Nick Perera on Soccer View: Evolve or Die
The opening week of the World Cup has blown brackets and bets apart across the world. With all the preparation that goes into a World Cup campaign, it is incredible to think that some teams have not adapted to the challenges that the Brazilian climate demands, and that teams have dropped key games which have left them dejected. To blame the performances exclusively on the climate would be, in my opinion, a cowardly retreat and excuse for something much larger at hand.
Here is new columnist, professional player Nick Perera on Evolve or Die
What happened with the reigning 2010 World Cup Champion Spain?
In Spain’s case, they came to the tournament with high expectations for a possible repeat of 2010’s success, but they were done and dusted handily in two quick and painful games. Neither Spain’s tactical plan nor roster has changed since their 2010 Championship run, but what was different, and starkly so, was the level of preparedness of their opposition.
Soccer is a constantly evolving sport, and technological advances have allowed scouting to be much easier, with game tape readily available through the Internet, and programs like ProZone that actually break down data into manageable and revealing statistics.
Spain, quite simply, did not evolve their style of play, much like the stories of FC Barcelona and Bayern Munich during this last season; where both teams were unable to replicate the glory of past seasons. Spain became stagnant, predictable, and did not offer something that made them extremely difficult to beat, as they did when their “tiki-taka” was a novelty.
England came up against two very strong teams in Italy and Uruguay, and lost both games with identical score-lines and in very similar circumstances: they held much of the possession, and dictated most of the game, but their counterparts converted the goal scoring chances they created.
England, contrary to Spain, is not locked into a tactical scheme that dictates their entire game-plan, but they do have aspects of their game that characterize their play. English soccer usually bases much of its attacking play on the wings, with very quick wingers and outside backs whipping crosses into opposing boxes to create havoc. The difference between this England and some of the more successful teams they have had is the quality of the crossers are not the same, and the strikers do not have the same strength and build as in previous years.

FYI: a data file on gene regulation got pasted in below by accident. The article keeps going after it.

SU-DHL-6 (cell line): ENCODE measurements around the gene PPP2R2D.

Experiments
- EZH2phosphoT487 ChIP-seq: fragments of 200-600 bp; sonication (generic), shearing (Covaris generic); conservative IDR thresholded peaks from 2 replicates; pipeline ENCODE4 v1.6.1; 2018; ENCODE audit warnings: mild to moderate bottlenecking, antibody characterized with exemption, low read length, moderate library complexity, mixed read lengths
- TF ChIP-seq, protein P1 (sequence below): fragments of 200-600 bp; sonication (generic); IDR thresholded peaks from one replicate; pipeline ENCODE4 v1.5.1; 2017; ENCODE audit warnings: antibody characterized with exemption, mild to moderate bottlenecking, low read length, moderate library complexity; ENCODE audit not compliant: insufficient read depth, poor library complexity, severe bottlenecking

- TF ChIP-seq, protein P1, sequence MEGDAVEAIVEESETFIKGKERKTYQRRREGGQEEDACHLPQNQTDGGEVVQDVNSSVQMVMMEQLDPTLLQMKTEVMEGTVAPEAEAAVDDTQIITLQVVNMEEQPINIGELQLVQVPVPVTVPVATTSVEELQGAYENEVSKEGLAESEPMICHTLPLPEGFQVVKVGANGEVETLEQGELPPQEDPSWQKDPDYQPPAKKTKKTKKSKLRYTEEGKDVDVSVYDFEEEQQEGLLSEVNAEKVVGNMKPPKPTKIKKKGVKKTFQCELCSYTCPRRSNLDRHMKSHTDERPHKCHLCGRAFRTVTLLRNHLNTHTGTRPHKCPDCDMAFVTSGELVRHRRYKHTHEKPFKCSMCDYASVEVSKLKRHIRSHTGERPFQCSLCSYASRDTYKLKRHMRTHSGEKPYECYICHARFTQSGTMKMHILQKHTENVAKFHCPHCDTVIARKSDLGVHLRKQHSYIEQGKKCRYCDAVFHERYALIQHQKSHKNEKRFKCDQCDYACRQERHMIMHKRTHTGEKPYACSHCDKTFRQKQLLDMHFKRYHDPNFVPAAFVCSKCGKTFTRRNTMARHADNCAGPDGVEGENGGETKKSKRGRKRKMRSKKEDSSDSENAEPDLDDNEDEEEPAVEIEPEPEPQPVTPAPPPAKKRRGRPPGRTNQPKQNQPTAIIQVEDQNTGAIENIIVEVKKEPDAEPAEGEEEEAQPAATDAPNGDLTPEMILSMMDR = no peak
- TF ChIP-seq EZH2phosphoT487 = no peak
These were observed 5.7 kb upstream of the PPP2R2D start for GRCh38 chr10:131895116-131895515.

Crossing the ball into Daniel Sturridge just isn’t the same as pumping it up to Andy Carroll or Peter Crouch. There is no David Beckham on the wing, and there’s no true big man in the box. With the style of play the English enjoy, Rickie Lambert was the only forward they brought who really enjoys a whipped cross, and his experience on the international stage isn’t exactly extensive. If England intends to get better and become a dominant international force (like their domestic league – EPL) they will have to develop a style of play that coincides with the type of player which their professional academies are developing.
Brazil is an example of a team who has known how to evolve their game to the style of play that not only excites the crowd, but is also functional and result-driven. Brazil’s style of play has always permitted for moments of individual flair and self-expression, but now they have understood that their roster isn’t as incredibly talented as they were in 2002, when they had Ronaldo, Rivaldo, Denilson, or Ronaldinho for example — who, at any moment — could take over a game, score a few goals and single-handedly occupy an entire back line. They now have a great combination between their workhorses and their game-winners, leaving Neymar, Oscar and Hulk to attack at will, knowing that Luis Gustavo, Paulinho and Ramires will sweep up after them.
This is also why Argentina decided to field a 5 man defensive line; in order to cover the gaps left by Messi, Aguero and Di Maria.
Ultimately, a national team is the representation of the ability to produce not only top talent, but also to create a style of play that not only enables that talent to express their abilities, but also that presents a true difficulty to other teams.
If a team is unable to evolve their style of play into giving them a multi-faceted system that challenges opponents all over the world, independent of scouting, then they are doomed to fizz out over time.